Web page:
Britain, opposition plan for post-Assad Syria

British Foreign Minister Boris Johnson to meet Syrian opposition leaders to plan for gradual transition to democracy in Syria, sans Assad.

Arutz Sheva Staff,

Boris Johnson
Boris Johnson

Syria's opposition will set out detailed plans for the transition to a democratic state without President Bashar Al-Assad at talks in London with British foreign minister Boris Johnson on Wednesday.

Ahead of his meeting with the broad-based High Negotiations Committee (HNC), Johnson told The Times newspaper that the proposals would include a six-month negotiating phase between the regime and the opposition.

The subsequent 18 months would see Syria governed by a transitional body, made up of opposition figures, current government representatives and members of civil society, he wrote.

"The vision is based on the Geneva Communique of 2012 and relevant UN resolutions, which stress the departure of Bashar al-Assad and his clique," the HNC said in a statement.

"It calls for the establishment of a transitional governing body to protect the country's unity, safeguarding the state and its institutions, promoting the principles of freedom, equality, and citizenship."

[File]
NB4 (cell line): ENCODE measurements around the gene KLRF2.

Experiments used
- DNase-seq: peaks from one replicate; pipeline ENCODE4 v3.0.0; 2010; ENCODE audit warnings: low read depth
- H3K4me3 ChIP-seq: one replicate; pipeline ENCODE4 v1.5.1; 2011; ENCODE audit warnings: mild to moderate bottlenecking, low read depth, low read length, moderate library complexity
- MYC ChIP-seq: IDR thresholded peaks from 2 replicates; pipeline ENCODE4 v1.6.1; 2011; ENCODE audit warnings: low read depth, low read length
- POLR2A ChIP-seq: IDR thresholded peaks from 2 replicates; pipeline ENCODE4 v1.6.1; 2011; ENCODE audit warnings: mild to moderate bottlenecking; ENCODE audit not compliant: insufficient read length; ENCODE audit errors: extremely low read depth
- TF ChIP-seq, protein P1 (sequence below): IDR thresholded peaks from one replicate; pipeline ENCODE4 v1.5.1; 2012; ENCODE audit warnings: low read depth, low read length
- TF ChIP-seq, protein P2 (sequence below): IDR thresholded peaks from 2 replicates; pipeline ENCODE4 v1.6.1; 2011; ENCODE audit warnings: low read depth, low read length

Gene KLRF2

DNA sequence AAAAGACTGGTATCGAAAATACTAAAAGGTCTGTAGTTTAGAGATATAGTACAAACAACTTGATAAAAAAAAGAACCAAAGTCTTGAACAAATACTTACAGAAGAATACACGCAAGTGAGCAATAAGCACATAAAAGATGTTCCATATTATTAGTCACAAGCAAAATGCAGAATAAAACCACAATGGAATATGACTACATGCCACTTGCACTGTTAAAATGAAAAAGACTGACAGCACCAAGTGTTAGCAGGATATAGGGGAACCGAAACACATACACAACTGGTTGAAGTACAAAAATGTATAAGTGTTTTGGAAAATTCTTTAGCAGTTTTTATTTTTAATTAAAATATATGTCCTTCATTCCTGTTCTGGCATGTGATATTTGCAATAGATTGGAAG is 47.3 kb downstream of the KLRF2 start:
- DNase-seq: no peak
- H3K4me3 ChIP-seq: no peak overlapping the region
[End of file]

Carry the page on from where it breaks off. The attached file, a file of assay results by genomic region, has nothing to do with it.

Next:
Johnson said the proposals would not seek to sweep away state structures, saying this was a mistake committed following the US-led invasion of Iraq that would not be repeated.

He also used his article to accuse Assad of "barbaric military tactics" in the ongoing conflict and criticized Russia's "seemingly indefensible conduct" in backing him.

"The entire international community is committed, at least in principle, to getting rid of the Syrian dictator. Even the Russians have accepted that there must be political transition," he wrote.

"But then the Russians are also employing their military muscle to prevent him from losing and to keep him in power."

Saudi Foreign Minister Adel al-Jubeir said the opposition was going further than before in outlining its vision for a post-Assad Syria.

"It should include everybody, it should be a democracy. That's the type of system that the Syrian opposition will be putting on the table," he told the BBC.

"There is no reason, no excuse for anyone to say that they don't have a plan or that their plan is not rational," he added.

The Saudis back the opposition.

The five-and-a-half-year conflict has forced more than 4.8 million people to flee Syria, according to figures from the United Nations refugee agency UNHCR.

AFP contributed to this report